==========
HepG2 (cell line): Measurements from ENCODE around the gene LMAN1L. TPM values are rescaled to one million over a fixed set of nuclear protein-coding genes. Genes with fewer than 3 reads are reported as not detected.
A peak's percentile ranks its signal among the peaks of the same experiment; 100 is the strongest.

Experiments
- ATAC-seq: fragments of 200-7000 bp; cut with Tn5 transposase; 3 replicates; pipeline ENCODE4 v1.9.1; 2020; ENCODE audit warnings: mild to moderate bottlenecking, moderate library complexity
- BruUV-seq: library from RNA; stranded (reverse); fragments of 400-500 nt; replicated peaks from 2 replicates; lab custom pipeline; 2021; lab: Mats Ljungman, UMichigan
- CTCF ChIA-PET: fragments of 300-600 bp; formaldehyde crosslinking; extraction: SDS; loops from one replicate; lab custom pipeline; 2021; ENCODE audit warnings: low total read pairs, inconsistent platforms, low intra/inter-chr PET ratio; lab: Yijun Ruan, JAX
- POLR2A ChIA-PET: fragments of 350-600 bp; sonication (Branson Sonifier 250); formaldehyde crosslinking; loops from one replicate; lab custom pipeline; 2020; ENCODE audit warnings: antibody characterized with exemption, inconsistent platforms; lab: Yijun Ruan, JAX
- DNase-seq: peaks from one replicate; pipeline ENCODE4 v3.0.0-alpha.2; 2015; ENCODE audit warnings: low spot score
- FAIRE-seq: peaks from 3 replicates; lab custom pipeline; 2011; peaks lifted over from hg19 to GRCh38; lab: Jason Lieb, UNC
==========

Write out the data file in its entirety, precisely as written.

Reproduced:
HepG2 (cell line): Measurements from ENCODE around the gene LMAN1L. TPM values are rescaled to one million over a fixed set of nuclear protein-coding genes. Genes with fewer than 3 reads are reported as not detected.
A peak's percentile ranks its signal among the peaks of the same experiment; 100 is the strongest.

Experiments
- ATAC-seq: fragments of 200-7000 bp; cut with Tn5 transposase; 3 replicates; pipeline ENCODE4 v1.9.1; 2020; ENCODE audit warnings: mild to moderate bottlenecking, moderate library complexity
- BruUV-seq: library from RNA; stranded (reverse); fragments of 400-500 nt; replicated peaks from 2 replicates; lab custom pipeline; 2021; lab: Mats Ljungman, UMichigan
- CTCF ChIA-PET: fragments of 300-600 bp; formaldehyde crosslinking; extraction: SDS; loops from one replicate; lab custom pipeline; 2021; ENCODE audit warnings: low total read pairs, inconsistent platforms, low intra/inter-chr PET ratio; lab: Yijun Ruan, JAX
- POLR2A ChIA-PET: fragments of 350-600 bp; sonication (Branson Sonifier 250); formaldehyde crosslinking; loops from one replicate; lab custom pipeline; 2020; ENCODE audit warnings: antibody characterized with exemption, inconsistent platforms; lab: Yijun Ruan, JAX
- DNase-seq: peaks from one replicate; pipeline ENCODE4 v3.0.0-alpha.2; 2015; ENCODE audit warnings: low spot score
- FAIRE-seq: peaks from 3 replicates; lab custom pipeline; 2011; peaks lifted over from hg19 to GRCh38; lab: Jason Lieb, UNC